Mo’ne Davis, the 13-year-old Little League pitching sensation, was the object of an offensive tweet by a college baseball player. (Mike Groll/AP)

I don’t understand Bloomsburg University baseball player Joey Casselberry’s tweet about Little League World Series star Mo’ne Davis.

Casselberry, a sophomore first baseman, was dismissed from his team this week after sending a tweet calling the 13-year-old pitching phenom a “slut.”

“Disney is making a movie about Mo’ne Davis? WHAT A JOKE. That slut got rocked by Nevada,” Casselberry tweeted Friday night. Before his account was deactivated Saturday, according to Philly.com, he tweeted a two-part apology.

“An example that one stupid tweet can ruin someone’s life and I couldn’t be more sorry about my actions last night. I please ask you to . . . Forgive me and truly understand that I am in no way shape or form a sexist and I am a huge fan of Mo’ne. She was quite an inspiration.”

Apology notwithstanding, I wonder why the tweet happened? Not only was it foul, but it was inexplicable. And it has raised other questions.

Is it simple misogyny, because Davis is getting the kind of attention that Casselberry might want? In addition to the Disney movie, Davis has a line of shoes and a new autobiography — “Mo’ne Davis: Remember My Name” — and is the subject of magazine covers and interviews on ESPN. Maybe her success made Casselberry feel left out, so he reached for the most reductive word for women that he knows.

Or does this visceral association, this connecting of two unlike things, of 13-year-old and slut, happen because Davis is black?

“I guess it would be equal parts misogyny and racism,” says Regina Bradley, who teaches African American Studies at Kennesaw State University in Georgia and researches issues related to popular culture, race and society. “I feel like black girls are not considered to be kids. We go from being born to being adults. We don’t have language to include black girls in the innocence of childhood.”

Bradley cites a 2013 tweet by the Onion Web site that used an even more offensive sexual slur in referring to then-9-year-old Oscar nominee Quvenzhané Wallis. It was meant as satire, but “there was no humor in the remark. There was no critique being made. It was just a crass statement about a black girl who had a cute little dog purse to go along with her dress.”

Actor Seth MacFarlane, hosting the Oscars that year, joked that Wallis was on her way to being too old for George Clooney. In a game of word association, of thought association, it’s a linking of black girls and sex.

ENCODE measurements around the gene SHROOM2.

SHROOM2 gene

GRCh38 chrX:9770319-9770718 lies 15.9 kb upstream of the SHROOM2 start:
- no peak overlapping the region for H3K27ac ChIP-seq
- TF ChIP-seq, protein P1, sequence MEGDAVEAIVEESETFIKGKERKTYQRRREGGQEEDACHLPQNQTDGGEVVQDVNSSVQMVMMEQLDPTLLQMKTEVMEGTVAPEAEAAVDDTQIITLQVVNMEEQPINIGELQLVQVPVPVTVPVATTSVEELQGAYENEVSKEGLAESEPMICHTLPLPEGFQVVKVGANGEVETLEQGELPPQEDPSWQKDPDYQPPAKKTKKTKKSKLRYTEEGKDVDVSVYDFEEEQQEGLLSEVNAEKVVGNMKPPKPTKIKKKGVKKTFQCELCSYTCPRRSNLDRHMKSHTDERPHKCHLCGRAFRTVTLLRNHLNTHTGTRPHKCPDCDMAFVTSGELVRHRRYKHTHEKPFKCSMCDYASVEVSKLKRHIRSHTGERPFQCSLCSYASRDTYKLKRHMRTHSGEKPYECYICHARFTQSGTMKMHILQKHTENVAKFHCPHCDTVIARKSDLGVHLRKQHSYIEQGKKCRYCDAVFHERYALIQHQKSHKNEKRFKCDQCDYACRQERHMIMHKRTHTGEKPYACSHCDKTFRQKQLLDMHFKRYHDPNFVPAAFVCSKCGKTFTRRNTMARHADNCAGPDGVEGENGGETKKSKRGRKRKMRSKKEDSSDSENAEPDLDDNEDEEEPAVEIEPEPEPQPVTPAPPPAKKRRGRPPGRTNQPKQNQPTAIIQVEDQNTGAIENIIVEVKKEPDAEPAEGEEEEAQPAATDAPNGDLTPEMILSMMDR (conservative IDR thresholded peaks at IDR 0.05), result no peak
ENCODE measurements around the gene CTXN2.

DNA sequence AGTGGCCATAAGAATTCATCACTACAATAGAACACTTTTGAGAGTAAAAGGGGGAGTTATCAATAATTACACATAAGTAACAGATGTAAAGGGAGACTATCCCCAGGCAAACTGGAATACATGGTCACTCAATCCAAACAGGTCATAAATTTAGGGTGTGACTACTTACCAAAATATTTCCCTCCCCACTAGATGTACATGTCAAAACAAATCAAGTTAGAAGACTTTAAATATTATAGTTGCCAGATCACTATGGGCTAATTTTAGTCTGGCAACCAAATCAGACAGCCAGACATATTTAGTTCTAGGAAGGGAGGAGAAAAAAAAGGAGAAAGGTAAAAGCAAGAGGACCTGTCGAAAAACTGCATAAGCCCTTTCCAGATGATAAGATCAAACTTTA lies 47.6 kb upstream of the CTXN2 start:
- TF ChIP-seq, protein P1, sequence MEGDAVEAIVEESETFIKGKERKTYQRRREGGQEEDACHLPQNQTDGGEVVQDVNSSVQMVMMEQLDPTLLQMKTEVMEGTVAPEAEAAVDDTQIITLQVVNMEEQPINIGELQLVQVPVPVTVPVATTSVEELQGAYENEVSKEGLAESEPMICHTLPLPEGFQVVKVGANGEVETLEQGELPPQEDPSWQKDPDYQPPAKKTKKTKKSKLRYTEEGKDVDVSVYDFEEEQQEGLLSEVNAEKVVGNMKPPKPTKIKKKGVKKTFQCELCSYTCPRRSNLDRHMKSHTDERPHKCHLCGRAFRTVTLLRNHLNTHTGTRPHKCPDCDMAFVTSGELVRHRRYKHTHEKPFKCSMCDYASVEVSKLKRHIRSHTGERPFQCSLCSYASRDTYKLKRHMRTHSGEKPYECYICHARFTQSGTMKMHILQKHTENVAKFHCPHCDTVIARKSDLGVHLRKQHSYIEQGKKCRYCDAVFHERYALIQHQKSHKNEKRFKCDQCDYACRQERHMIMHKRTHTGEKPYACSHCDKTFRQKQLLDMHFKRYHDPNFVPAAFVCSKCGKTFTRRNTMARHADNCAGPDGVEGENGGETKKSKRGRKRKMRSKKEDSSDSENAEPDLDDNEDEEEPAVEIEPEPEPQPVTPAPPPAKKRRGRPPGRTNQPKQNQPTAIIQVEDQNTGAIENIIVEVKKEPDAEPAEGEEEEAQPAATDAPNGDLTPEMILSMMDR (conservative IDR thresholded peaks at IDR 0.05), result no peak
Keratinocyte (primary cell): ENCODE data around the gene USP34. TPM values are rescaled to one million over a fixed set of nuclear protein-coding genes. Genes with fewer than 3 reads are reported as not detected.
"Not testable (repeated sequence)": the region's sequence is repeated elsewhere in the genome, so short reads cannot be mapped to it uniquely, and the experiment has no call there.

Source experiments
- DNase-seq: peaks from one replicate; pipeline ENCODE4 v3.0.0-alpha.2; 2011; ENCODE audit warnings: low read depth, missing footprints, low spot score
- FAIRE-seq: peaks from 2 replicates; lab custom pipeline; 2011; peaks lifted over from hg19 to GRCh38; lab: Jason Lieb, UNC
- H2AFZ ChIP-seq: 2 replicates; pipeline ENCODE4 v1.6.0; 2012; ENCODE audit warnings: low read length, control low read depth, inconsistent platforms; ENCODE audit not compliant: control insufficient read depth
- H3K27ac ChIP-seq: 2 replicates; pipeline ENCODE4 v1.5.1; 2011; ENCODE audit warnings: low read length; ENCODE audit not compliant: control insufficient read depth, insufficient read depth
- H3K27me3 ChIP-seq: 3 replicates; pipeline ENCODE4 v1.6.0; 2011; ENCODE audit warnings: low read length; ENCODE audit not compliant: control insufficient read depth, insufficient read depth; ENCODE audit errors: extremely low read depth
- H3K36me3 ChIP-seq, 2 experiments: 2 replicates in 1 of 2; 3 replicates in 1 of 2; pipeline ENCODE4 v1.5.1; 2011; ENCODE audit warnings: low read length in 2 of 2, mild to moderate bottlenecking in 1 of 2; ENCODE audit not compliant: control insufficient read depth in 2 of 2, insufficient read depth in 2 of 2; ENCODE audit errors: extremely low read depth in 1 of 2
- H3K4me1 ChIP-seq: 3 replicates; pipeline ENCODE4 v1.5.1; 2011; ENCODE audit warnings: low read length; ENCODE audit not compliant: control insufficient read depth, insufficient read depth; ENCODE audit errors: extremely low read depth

I remember feeling equally puzzled last November, when Elizabeth Lauten, a communications director for a Republican congressman, said in a Facebook post that Sasha and Malia Obama, 13 and 16, who had joined their dad for the White House turkey pardon, looked as if they’d dressed for “a spot at the bar.” I remember marveling at the psychic distance Lauten had to travel to place the teens in such an adult and sleazy context.

These kinds of remarks are rooted in history, Bradley says. For hundreds of years, slave women were property, so no language existed for assaults against them. “Black women were considered hypersexualized beings, and that trickled down to girls.”

In an ESPN interview Monday , Davis said that she had asked Bloomsburg officials whether Casselberry could rejoin the team. He’d worked hard to get there, she said, and “everyone makes mistakes.” He “didn’t mean it in that type of way,” she said, and “why not give him a second chance?”

Commentators marveled at Davis, calling her a hero and a class act. She is surely all that, but she also said in that interview that she’d been “pretty hurt” by the tweet, and I’m wondering about that side of it.

I’m thinking that the eagerness to see her as so mature feels like yet another, more subtle part of her black-girl invisibility.

A 13-year-old just got called a slut before a national audience, and I don’t hear experts talking about how that might have harmed her self-esteem. No one is saying, “Are you okay, sweetie?” Or telling Davis that they’d understand if she were angry and not ready to forgive. Instead, the story pivots right back to her actions on behalf of the white guy. To how strong she is for carrying gross insult on her thin little shoulders.

The willingness to see black girls as preternaturally immune to hurt is not the same as calling them sluts and saying that they’re dressed for the bar. Not by a long shot.

But it’s also not nearly the same as seeing them as vulnerable young girls.

For more by O’Neal, visit wapo.st/lonnae.